Archive for February, 2012
Last night I attended an Imbolc ritual at the Sacred Paths Center, our local Pagan/alternative religion community center. There were probably about 20 people there, it was a good mix of different ages and traditions. They did not cast a circle, but they did bless the space and went around anointing the participants with oil. Then the directions & elements were called. They did this quite creatively, rather than simply calling on each power, then went outside the circle spreading the element in some way- for air, the children blew bubbles, water was sprinkled, a candle was carried around for fire, and stones were set around the circle for earth. (Though we had to be careful not to trip on them!) Then the Ancestors, Nature Spirits and Gods & Goddesses were called- Brighid & Angus macOg specifically. We were then anointed with the element associated with each- water for Ancestors, earth for Nature Spirits and air (sage smoke) for the Deities. Then we each approached a cauldron and whispered what seeds (plans) we wished to plant for the spring. After that we had a spiral dance and each filled a small bag with seeds from the cauldron. Then the reverse of the opening was performed.
I noticed several similarities to Mists’ ritual structure- anointing for each of spiritual beings, and calling on Brighid and Angus mac Og. Brighid is obvious since Imbolc is a festival in her honor, Angus mac Og is a God of spring, youth and love. He is also Brighid’s brother, they are both children of the Dagda.
We also sang “Walk with Wisdom” at the end, which is a song used both by ADF, Mists and presumable Keltria.
I liked the ritual as a whole, and how they included the children by giving them a role/task. The main problem is that gathering the seeds didn’t work very well with the spiral dance, as you need to hold hands and it was confusing what you were supposed to do after getting the bag of seeds. The room, while a good size for a medium sized group, was not big enough to accommodate a spiral dance. It’s a very tricky dance to begin with, and I think it is best performed by a group that is practiced in it. It also doesn’t work for anyone with mobility issues, or simply those of us who are clumsy or uncoordinated!
Well, Mists’ ritual is tonight, so I’m definitely getting my Imbolc on!
Note: Please do what you can to support the SPC! It is so important to have our own place to gather as a community!
My church, Unity Unitarian has been focusing each month on what they call a “Worship Theme”. The sermons and programming all connect with that theme somehow. I have been meaning to blog on these topics- well here is a start. Both Pagans and U.U.s tend to be very anti-authoritarian in their spirituality. This is often a reaction to religious backgrounds that are more authoritative.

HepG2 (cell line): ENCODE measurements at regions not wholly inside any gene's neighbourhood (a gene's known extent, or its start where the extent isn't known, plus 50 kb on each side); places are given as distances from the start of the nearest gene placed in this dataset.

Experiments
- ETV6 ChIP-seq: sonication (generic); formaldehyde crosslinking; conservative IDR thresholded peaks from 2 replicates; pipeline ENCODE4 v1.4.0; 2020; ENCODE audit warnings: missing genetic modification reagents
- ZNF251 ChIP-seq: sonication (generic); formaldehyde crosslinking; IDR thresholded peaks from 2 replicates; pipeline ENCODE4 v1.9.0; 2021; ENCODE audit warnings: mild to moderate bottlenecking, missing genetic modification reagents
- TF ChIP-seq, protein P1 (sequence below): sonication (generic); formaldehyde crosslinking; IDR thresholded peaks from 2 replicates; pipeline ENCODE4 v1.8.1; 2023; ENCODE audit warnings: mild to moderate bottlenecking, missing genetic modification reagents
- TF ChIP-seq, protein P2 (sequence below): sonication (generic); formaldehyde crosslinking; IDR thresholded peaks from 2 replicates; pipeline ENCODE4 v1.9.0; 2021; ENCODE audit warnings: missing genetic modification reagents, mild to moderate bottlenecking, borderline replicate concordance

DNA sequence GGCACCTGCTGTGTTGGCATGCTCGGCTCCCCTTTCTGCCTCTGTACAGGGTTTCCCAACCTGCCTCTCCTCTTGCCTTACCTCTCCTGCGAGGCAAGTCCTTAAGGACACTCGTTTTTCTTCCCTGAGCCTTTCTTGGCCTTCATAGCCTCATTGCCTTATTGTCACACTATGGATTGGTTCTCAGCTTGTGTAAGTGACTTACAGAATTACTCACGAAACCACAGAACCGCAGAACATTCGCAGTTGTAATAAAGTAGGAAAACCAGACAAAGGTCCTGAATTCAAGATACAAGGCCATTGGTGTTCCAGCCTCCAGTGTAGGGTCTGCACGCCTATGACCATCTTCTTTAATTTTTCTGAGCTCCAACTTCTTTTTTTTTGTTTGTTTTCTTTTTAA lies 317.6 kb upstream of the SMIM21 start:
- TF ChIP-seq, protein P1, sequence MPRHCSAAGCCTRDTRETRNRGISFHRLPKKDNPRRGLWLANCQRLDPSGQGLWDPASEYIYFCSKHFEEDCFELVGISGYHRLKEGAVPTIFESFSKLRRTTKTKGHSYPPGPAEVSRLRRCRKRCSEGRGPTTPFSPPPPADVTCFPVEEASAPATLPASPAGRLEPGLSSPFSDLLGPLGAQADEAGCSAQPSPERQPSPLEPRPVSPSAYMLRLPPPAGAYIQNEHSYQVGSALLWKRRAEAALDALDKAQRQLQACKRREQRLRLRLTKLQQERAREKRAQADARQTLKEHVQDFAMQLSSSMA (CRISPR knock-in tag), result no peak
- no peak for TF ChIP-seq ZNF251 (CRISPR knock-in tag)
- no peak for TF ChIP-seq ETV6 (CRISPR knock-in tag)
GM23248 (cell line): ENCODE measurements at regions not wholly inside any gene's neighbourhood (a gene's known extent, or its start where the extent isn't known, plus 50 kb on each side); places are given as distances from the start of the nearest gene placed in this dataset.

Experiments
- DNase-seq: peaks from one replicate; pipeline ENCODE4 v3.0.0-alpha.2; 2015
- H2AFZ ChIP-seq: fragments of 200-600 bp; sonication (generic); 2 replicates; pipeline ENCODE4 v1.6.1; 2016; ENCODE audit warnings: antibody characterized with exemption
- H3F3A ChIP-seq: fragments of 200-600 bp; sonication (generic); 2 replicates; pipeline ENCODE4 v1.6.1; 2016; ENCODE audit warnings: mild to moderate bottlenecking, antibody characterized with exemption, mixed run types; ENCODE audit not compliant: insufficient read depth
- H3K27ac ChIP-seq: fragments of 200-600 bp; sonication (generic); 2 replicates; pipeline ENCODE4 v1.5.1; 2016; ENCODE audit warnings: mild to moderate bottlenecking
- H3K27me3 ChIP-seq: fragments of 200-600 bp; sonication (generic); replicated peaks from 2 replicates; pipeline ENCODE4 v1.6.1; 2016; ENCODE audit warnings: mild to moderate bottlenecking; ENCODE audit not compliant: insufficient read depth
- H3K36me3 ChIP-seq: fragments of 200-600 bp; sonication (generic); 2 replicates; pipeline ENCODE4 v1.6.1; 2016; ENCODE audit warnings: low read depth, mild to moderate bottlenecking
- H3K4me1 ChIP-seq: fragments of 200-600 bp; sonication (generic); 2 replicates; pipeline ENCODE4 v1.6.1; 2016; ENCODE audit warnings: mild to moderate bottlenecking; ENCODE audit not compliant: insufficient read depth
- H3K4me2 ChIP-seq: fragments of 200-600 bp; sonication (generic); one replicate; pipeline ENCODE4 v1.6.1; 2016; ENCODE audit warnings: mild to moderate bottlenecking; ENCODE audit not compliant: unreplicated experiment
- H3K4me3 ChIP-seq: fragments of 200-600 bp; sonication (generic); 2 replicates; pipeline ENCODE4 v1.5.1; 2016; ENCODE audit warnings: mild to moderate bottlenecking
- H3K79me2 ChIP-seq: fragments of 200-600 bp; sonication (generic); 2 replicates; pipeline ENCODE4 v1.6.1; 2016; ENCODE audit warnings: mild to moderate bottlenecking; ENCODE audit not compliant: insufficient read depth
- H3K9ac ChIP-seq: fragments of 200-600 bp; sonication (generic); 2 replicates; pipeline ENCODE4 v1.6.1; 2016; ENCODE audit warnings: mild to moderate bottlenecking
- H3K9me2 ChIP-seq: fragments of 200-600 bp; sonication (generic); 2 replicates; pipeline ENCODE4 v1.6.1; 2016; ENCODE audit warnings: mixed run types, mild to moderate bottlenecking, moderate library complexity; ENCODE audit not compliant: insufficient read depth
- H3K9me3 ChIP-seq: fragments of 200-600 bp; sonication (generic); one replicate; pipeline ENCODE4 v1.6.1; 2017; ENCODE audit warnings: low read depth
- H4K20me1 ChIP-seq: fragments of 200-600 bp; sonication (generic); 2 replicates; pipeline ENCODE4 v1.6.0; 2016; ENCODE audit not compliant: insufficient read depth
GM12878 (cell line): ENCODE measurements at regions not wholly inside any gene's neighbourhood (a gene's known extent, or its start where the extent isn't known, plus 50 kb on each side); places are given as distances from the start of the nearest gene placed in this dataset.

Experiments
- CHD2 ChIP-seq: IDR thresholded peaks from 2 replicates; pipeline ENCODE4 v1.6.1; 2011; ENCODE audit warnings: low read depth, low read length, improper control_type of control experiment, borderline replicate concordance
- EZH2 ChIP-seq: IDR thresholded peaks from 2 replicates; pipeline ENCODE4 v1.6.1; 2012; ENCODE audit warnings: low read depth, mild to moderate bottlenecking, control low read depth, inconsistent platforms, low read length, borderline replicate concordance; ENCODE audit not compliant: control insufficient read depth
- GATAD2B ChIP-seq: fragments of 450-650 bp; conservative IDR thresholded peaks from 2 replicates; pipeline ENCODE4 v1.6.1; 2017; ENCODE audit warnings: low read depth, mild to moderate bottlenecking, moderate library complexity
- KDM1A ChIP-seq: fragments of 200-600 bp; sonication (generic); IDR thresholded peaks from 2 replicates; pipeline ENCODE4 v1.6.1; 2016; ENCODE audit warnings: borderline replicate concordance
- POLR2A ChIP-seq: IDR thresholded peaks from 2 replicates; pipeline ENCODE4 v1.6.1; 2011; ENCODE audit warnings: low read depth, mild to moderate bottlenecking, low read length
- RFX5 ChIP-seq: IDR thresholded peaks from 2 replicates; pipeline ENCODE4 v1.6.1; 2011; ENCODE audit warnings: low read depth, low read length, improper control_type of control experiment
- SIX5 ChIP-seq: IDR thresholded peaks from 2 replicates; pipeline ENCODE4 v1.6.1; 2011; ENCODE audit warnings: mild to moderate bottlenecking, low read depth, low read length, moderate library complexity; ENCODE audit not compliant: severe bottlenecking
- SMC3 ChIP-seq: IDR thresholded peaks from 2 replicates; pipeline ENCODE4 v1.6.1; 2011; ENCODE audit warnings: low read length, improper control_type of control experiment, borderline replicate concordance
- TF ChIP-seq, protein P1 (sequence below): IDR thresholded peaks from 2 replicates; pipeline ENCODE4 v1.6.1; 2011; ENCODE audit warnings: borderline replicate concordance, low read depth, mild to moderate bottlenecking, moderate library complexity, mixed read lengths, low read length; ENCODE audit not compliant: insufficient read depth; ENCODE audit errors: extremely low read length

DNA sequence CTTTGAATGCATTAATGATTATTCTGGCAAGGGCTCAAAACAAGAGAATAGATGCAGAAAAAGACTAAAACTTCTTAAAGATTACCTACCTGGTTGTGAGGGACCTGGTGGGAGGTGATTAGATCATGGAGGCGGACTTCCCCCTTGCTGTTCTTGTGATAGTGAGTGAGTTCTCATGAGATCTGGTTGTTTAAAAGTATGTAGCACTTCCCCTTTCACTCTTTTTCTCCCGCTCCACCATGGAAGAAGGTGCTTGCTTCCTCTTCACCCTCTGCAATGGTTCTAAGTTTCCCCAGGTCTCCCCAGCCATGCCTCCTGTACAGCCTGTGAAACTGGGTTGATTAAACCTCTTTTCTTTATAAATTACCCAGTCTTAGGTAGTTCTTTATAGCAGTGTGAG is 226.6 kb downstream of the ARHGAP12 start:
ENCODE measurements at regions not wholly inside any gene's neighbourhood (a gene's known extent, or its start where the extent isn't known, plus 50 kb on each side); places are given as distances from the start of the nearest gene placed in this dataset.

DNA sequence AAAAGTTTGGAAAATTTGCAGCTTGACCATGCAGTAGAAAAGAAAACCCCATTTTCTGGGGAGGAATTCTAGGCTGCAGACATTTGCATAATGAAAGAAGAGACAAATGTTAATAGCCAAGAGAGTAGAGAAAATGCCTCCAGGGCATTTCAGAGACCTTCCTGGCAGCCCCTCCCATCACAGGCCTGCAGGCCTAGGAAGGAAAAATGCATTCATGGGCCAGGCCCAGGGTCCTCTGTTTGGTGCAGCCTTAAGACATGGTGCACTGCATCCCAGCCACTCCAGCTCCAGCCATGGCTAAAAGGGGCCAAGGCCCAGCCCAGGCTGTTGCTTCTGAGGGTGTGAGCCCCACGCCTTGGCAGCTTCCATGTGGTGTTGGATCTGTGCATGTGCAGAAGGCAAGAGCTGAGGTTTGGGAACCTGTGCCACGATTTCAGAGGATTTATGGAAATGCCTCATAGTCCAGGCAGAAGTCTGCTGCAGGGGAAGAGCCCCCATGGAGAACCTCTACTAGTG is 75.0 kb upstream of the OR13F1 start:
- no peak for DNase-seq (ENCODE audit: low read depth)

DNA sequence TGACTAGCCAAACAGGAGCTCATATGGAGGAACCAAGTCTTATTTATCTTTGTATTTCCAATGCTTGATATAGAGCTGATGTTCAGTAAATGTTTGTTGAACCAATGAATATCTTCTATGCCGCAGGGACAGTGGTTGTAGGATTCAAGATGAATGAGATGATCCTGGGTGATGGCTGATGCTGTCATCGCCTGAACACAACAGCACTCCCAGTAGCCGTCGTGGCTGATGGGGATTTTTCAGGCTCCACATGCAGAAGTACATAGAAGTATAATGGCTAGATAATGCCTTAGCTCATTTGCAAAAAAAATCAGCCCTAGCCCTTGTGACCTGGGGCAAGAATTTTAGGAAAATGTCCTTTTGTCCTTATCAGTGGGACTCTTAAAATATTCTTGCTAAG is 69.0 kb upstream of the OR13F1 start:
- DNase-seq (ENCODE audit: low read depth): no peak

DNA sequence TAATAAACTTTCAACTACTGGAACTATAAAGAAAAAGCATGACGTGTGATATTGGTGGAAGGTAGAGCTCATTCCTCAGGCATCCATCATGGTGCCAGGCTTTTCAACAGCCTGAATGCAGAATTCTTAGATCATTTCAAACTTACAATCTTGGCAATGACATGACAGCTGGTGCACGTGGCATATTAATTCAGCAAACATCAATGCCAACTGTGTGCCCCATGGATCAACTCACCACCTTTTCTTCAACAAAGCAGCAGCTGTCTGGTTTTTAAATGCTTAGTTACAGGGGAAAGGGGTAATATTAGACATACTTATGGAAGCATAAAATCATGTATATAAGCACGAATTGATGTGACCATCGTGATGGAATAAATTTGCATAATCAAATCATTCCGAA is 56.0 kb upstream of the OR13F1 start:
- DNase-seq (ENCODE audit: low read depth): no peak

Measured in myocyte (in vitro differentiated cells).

Unitarian Universalism is congregationalist, that is each congregation is governed by its members, who also choose and ordain their ministers. The Unitarian Universalist Association is more of a practical and administrative entity than a religious authority- we have no bishops or anything like that. The UUA oversees the seminaries, humanitarian mission programs and publishes the UU World and other publications through Beacon Press. As U.Us, we all follow a “free and responsible search for truth and meaning”. Unlike most religions, we have neither an orthopraxy- a right practice or an orthodoxy- right beliefs. We look to thinkers and theologians of the past, such as Ralph Waldo Emerson, William Ellery Channing, Henry David Thoreau and other people with three names. We find inspiration in world religions, nature and in the arts. But none of these sources are authoritative for all U.U.s
Some Pagan groups, such as traditional Wiccan covens (Gardnerian and Alexandrian) have a hierarchy, based on a system of training, led by the High Priest & Priestess. Many other Pagan groups, particularly feminist/Goddess based circles and eclectic groups have a much looser leadership, and many of them practice consensus-based decision making.
The national Druid group I’m a part of, Ar nDraiocht Fein, fall in between. ADF is democratic- the Arch Druid and other members of the Mother Grove, the governing body are elected by the entire membership. Each sub-group- grove, guild etc. holds its own elections for its leaders.
The local (non-ADF) druid grove I participate is somewhere in between the two in its governing structure. As with traditional Wicca, there is an initatory system of three levels. The members of the highest level, the Oaks make the major decisions for the grove, like any changes in liturgy or whether someone should be dedicated or initiated. However, from the impression I get they are really the “buck stops here” decision makers- the rest of the grove gets input in many things.
So that’s political authority- what about spiritual authority? What sources- be they written, natural features, spiritual beings, or our own ideas hold our personal paths or traditions together? Tell me, dear reader, what basis does your religion/spiritual tradition or path have? Where does it come from? I don’t mean who founded it, what culture it came from, or its history, but where do your beliefs and practices come from? Outside of yourself, what determines them?
I will put my own thoughts on this in the next post.